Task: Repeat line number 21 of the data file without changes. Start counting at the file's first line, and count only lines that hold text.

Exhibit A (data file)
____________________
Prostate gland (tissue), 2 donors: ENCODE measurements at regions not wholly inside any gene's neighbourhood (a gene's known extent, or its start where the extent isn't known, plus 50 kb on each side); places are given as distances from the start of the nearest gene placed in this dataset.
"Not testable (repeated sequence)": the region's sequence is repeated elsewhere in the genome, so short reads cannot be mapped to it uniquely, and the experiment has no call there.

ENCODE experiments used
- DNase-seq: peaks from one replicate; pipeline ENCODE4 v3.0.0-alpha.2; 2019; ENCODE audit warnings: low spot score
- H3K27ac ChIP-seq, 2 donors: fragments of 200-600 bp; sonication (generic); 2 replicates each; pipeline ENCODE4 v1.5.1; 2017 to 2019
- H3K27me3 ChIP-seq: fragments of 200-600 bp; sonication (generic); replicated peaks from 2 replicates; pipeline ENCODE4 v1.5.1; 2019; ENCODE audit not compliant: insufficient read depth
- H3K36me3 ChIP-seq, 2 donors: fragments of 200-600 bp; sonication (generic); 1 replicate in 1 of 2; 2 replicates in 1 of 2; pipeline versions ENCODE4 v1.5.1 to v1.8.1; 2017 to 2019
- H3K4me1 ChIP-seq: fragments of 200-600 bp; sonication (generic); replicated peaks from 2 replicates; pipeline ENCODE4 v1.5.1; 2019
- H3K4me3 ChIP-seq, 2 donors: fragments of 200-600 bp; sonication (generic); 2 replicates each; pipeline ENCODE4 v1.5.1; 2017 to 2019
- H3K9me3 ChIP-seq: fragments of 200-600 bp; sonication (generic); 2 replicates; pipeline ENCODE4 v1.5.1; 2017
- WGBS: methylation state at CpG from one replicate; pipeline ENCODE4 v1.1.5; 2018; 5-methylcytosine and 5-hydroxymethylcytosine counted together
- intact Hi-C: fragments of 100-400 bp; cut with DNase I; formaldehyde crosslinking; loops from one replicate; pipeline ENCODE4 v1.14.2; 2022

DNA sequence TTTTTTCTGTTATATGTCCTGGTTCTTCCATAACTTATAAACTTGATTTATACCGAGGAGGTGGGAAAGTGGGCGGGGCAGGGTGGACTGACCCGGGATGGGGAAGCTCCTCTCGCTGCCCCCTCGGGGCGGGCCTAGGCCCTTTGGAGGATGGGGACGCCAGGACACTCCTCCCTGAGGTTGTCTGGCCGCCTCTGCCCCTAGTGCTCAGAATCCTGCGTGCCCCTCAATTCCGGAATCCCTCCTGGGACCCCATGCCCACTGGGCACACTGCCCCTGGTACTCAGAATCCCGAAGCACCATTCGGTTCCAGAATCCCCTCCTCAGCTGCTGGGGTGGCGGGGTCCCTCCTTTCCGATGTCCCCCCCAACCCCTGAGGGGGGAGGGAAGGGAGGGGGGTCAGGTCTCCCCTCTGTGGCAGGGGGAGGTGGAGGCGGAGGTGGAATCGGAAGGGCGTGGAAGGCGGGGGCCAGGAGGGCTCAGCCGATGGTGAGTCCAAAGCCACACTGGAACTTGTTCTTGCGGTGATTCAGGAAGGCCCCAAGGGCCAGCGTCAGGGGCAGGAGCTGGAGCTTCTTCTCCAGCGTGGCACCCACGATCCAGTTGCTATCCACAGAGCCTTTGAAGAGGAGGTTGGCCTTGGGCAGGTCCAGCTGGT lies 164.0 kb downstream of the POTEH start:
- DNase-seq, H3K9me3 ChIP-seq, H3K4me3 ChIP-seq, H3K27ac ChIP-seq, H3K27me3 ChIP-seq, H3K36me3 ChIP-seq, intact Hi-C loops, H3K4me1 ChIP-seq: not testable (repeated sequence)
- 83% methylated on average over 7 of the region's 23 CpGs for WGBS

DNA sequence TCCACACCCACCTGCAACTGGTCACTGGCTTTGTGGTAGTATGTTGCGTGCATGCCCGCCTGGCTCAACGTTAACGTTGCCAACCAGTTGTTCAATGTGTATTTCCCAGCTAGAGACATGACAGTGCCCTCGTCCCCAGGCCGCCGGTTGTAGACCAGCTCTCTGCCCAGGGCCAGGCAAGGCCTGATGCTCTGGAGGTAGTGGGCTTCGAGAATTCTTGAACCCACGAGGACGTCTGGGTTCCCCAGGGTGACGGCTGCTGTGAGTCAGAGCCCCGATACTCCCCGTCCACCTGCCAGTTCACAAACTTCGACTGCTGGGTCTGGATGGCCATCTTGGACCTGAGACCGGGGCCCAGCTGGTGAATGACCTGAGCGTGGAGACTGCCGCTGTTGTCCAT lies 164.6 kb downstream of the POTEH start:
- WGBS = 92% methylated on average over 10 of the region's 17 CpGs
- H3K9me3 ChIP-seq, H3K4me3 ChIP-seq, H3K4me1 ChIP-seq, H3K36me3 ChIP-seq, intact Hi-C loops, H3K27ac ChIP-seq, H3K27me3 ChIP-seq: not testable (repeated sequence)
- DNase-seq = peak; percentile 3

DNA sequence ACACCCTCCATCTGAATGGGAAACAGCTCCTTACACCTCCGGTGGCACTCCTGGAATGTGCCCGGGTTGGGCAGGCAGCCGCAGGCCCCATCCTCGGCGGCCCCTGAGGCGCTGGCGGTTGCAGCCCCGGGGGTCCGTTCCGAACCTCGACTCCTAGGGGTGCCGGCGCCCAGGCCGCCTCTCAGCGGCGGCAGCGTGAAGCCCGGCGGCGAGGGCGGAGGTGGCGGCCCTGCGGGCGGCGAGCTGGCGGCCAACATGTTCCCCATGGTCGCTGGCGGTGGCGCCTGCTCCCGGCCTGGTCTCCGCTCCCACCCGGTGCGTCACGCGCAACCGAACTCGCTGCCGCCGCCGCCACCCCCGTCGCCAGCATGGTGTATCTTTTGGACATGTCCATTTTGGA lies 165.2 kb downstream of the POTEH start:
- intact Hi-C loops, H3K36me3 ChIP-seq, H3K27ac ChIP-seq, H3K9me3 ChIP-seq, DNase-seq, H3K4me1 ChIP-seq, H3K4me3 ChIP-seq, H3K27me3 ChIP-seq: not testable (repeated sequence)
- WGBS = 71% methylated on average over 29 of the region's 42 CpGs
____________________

- intact Hi-C loops, H3K36me3 ChIP-seq, H3K27ac ChIP-seq, H3K9me3 ChIP-seq, DNase-seq, H3K4me1 ChIP-seq, H3K4me3 ChIP-seq, H3K27me3 ChIP-seq: not testable (repeated sequence)